Like wine, racehorses from different vintages can vary in quality, as indeed they must.
Although the public craves a superstar every year, it is simply not possible for the bar to keep going up. And after enjoying a couple of genuine equine greats – Frankel and Sea The Stars – in the past five years, backed up by a decent selection of above- average performers, we should perhaps not be disappointed or surprised that the best on offer this season have duly regressed to the mean.
To call the field for tomorrow afternoon’s King George VI & Queen Elizabeth Stakes supermarket plonk would be insulting, but neither is it grand cru. Twelve months ago, before the Prix de l’Arc de Triomphe heroine Danedream nosed out the previous year’s winner Nathaniel, seven out of the ten runners had won 14 top-level prizes worldwide.
Tomorrow, four of the eight competitors can muster just seven Group 1 victories between them. That total would, of course, have been nearly doubled had poor St Nicholas Abbey been able to take part. The life of the six-year-old, six times an elite winner, is now in double jeopardy; having come through surgery to repair the pastern shattered on Monday, he was back in the operating theatre today after suffering a colic attack during the night. The prognosis for his recovery is now, according to his Coolmore connections, “very guarded”.
Despite offering a £1m purse, the King George (currently sponsored by Betfair) has, one way or another, lost its role as the season’s automatic first elite middle-distance generation game, the showdown increasingly eschewed by three-year-olds. Over the last ten years two of the age group have won, Nathaniel in 2011 and Alamshar in 2003. Since the last Derby hero to succeed, Galileo 12 years ago, just two of that ilk have run, Kris Kin (third to Alamshar) and Workforce, fifth three years ago.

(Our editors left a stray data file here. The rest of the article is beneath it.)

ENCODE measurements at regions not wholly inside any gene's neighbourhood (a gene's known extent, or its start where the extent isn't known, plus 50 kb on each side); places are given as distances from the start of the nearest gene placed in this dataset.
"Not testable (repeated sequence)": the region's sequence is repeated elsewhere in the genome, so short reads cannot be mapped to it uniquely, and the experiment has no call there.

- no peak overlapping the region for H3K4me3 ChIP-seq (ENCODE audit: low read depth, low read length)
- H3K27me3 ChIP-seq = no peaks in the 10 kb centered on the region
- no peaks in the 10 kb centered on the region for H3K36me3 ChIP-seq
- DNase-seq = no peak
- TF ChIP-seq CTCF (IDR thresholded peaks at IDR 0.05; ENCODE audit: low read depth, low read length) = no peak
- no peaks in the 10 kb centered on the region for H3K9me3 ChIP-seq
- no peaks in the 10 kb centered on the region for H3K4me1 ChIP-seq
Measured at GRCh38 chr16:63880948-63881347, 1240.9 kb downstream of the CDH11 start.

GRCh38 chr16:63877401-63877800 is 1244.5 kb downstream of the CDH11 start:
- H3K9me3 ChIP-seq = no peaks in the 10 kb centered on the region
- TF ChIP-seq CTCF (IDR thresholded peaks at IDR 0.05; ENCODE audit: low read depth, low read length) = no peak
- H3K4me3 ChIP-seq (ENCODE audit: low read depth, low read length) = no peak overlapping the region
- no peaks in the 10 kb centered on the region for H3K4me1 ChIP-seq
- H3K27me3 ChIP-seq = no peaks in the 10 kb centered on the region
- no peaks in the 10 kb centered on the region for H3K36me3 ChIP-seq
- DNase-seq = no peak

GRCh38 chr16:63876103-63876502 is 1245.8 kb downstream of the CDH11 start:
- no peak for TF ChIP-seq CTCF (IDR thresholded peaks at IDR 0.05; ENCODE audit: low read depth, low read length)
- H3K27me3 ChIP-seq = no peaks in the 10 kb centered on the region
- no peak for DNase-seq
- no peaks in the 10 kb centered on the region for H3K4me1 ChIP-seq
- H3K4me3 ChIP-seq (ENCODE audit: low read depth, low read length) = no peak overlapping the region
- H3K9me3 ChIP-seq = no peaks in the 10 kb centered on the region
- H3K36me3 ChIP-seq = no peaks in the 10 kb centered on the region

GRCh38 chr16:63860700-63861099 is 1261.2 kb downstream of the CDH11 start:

Only two three-year-olds take on their elders today. But one of them is taken to reverse the trend and bring some honour to a Classic crop already much derided. The generation’s showcase, the Derby, may not be up to standard (apart from the horse who finished last, Dawn Approach, a tip-top miler) but young horses develop at different rates – as Trading Leather, who skipped Epsom, showed when he took last month’s Irish Derby.
The older brigade present the cast of international performers that is the norm at the top level nowadays. Chief among them is the challenger from France, Cirrus Des Aigles. The admirable seven-year-old is the highest-rated horse in training and will strip fit after last month’s opener behind another of tomorrow’s runners, the German raider Novellist, but his best form has been on easy underfoot conditions.
Trading Leather (3.50) will have his fast ground and the three-year-old weight allowance, and is handled by one of the profession’s shrewdest masters at developing the animals under his care. And the last time Jim Bolger won the Ascot showpiece, in 1992, it was with a similarly upwardly mobile type, St Jovite.
Chris McGrath's nap
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